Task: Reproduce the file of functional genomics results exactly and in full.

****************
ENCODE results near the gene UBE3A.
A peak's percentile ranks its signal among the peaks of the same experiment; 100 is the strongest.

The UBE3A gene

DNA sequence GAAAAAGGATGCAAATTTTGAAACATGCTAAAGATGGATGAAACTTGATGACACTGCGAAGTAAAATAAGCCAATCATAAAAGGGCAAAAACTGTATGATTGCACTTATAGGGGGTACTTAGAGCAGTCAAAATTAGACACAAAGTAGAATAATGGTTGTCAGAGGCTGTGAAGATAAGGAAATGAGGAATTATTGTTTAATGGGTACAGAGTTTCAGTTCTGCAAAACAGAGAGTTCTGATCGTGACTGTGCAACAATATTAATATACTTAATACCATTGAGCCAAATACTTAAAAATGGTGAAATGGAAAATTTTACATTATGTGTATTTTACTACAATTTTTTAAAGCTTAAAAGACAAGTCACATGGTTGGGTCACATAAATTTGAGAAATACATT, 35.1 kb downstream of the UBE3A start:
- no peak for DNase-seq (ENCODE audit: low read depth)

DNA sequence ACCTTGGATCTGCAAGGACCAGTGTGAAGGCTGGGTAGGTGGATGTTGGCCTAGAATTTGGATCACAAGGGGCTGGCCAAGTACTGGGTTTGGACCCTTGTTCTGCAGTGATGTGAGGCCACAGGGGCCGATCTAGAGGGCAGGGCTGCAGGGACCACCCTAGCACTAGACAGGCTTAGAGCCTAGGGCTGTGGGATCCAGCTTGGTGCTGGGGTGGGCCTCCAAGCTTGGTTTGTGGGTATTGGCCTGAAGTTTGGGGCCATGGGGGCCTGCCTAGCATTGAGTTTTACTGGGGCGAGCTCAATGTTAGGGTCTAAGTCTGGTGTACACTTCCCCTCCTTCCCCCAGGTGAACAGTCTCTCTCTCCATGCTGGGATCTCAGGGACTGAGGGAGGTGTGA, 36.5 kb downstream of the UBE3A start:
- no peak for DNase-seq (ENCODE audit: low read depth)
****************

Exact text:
ENCODE results near the gene UBE3A.
A peak's percentile ranks its signal among the peaks of the same experiment; 100 is the strongest.

The UBE3A gene

DNA sequence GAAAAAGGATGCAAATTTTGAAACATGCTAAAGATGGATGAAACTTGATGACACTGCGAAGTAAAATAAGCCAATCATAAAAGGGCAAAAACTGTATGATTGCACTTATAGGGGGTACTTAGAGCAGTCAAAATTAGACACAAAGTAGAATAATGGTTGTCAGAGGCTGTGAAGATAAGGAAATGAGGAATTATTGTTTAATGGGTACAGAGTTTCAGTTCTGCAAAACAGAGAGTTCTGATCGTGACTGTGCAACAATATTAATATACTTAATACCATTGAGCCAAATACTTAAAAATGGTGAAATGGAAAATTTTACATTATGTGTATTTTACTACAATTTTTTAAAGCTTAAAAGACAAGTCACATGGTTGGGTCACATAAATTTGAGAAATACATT, 35.1 kb downstream of the UBE3A start:
- no peak for DNase-seq (ENCODE audit: low read depth)

DNA sequence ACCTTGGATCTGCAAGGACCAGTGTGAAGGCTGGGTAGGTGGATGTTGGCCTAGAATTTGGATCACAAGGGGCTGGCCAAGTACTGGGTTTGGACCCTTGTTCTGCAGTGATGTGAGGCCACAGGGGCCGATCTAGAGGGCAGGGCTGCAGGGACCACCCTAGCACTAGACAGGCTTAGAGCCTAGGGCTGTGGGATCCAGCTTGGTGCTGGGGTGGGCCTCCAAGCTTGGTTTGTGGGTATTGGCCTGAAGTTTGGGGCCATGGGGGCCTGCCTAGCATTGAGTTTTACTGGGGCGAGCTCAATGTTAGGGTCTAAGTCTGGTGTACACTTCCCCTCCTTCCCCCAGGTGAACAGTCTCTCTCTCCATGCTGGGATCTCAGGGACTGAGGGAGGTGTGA, 36.5 kb downstream of the UBE3A start:
- no peak for DNase-seq (ENCODE audit: low read depth)